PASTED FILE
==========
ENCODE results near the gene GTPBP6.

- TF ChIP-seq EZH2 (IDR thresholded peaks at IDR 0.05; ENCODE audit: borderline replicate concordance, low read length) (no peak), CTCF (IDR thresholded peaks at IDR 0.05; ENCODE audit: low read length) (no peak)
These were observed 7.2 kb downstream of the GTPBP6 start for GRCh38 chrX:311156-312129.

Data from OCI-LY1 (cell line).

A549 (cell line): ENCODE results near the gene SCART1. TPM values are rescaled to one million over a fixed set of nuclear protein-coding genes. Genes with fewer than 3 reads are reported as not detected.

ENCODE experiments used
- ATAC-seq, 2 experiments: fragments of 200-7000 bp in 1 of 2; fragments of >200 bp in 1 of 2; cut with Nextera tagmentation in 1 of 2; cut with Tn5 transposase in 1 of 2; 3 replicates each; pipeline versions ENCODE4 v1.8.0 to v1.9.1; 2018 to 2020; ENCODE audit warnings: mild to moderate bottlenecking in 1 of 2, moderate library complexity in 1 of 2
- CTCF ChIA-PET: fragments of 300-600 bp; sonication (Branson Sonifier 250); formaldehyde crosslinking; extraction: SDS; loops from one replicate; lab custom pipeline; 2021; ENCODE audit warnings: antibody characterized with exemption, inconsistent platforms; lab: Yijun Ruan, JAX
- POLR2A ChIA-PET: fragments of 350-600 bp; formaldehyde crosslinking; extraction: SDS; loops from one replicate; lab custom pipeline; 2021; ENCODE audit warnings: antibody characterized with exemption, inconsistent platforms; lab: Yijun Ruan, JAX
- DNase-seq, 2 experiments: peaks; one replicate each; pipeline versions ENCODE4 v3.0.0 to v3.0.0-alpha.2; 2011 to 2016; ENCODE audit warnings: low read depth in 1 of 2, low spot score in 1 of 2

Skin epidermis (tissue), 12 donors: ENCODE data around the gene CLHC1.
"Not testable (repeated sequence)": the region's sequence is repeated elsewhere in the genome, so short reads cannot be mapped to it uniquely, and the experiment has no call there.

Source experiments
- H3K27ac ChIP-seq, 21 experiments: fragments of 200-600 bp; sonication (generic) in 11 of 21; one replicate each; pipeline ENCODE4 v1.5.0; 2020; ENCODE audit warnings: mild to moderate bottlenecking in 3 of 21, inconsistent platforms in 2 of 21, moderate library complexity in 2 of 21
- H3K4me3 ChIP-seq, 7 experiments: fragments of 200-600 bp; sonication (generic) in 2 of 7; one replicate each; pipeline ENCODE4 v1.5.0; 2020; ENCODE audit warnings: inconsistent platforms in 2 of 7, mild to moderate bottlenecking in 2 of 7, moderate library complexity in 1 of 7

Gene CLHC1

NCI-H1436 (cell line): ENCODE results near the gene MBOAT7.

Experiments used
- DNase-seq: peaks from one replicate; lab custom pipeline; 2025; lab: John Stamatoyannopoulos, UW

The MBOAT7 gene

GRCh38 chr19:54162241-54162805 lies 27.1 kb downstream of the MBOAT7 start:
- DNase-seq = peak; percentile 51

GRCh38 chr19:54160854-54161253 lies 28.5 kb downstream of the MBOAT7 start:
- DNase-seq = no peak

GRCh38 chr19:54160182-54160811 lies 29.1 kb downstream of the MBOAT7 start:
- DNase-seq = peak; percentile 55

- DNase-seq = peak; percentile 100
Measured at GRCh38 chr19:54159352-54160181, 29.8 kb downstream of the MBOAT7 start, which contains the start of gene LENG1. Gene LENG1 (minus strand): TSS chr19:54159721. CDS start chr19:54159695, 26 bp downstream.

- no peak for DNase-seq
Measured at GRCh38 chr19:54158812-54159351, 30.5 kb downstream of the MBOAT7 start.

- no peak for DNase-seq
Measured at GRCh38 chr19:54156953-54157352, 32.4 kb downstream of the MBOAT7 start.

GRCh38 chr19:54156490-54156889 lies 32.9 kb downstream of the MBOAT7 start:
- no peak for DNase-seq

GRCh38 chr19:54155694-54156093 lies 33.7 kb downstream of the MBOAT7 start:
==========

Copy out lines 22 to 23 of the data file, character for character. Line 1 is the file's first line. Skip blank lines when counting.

- DNase-seq = peak; percentile 51

GRCh38 chr19:54160854-54161253 lies 28.5 kb downstream of the MBOAT7 start: